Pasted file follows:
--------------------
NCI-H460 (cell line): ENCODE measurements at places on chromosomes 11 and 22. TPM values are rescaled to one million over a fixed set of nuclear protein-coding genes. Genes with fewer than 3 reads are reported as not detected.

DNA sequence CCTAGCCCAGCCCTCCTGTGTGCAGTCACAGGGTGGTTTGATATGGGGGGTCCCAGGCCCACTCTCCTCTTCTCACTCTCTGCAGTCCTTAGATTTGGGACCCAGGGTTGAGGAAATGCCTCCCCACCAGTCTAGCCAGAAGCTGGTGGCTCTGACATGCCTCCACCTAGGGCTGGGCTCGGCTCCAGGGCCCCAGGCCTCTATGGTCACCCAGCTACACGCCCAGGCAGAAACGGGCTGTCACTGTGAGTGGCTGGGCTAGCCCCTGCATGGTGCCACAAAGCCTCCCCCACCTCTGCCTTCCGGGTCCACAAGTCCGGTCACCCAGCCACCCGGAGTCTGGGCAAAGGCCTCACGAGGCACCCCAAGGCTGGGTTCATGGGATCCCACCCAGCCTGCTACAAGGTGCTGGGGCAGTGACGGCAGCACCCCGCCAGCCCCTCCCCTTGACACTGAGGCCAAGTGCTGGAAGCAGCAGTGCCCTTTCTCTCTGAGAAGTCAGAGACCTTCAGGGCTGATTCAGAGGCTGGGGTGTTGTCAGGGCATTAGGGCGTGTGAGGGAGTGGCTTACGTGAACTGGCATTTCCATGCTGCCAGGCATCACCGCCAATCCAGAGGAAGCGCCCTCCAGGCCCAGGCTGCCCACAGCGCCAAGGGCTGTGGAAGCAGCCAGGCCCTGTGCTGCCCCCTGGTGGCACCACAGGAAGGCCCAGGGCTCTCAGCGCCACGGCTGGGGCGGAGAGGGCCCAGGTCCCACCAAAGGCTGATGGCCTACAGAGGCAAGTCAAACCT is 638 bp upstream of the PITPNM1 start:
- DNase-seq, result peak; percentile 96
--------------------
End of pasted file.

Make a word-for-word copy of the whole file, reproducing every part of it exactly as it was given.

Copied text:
NCI-H460 (cell line): ENCODE measurements at places on chromosomes 11 and 22. TPM values are rescaled to one million over a fixed set of nuclear protein-coding genes. Genes with fewer than 3 reads are reported as not detected.

DNA sequence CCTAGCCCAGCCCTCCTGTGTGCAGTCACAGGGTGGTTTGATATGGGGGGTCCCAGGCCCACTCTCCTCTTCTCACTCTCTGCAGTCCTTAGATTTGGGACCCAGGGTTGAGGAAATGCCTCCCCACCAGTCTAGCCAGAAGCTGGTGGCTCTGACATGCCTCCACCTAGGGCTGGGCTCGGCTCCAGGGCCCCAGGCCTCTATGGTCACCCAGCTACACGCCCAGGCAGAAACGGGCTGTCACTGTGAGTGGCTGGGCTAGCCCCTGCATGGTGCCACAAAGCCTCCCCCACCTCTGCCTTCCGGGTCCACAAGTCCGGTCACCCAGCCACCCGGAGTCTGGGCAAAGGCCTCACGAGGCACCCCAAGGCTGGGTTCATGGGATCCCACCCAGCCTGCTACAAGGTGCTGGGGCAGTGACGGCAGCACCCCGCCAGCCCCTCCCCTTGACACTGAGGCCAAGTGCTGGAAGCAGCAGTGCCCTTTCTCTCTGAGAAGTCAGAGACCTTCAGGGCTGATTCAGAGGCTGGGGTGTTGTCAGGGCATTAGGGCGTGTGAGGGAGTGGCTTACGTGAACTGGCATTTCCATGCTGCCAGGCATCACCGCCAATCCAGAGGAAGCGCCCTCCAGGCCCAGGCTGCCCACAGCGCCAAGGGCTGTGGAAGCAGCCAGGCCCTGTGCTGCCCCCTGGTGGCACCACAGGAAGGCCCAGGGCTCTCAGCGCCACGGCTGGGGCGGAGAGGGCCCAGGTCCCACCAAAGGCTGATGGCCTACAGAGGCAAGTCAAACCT is 638 bp upstream of the PITPNM1 start:
- DNase-seq, result peak; percentile 96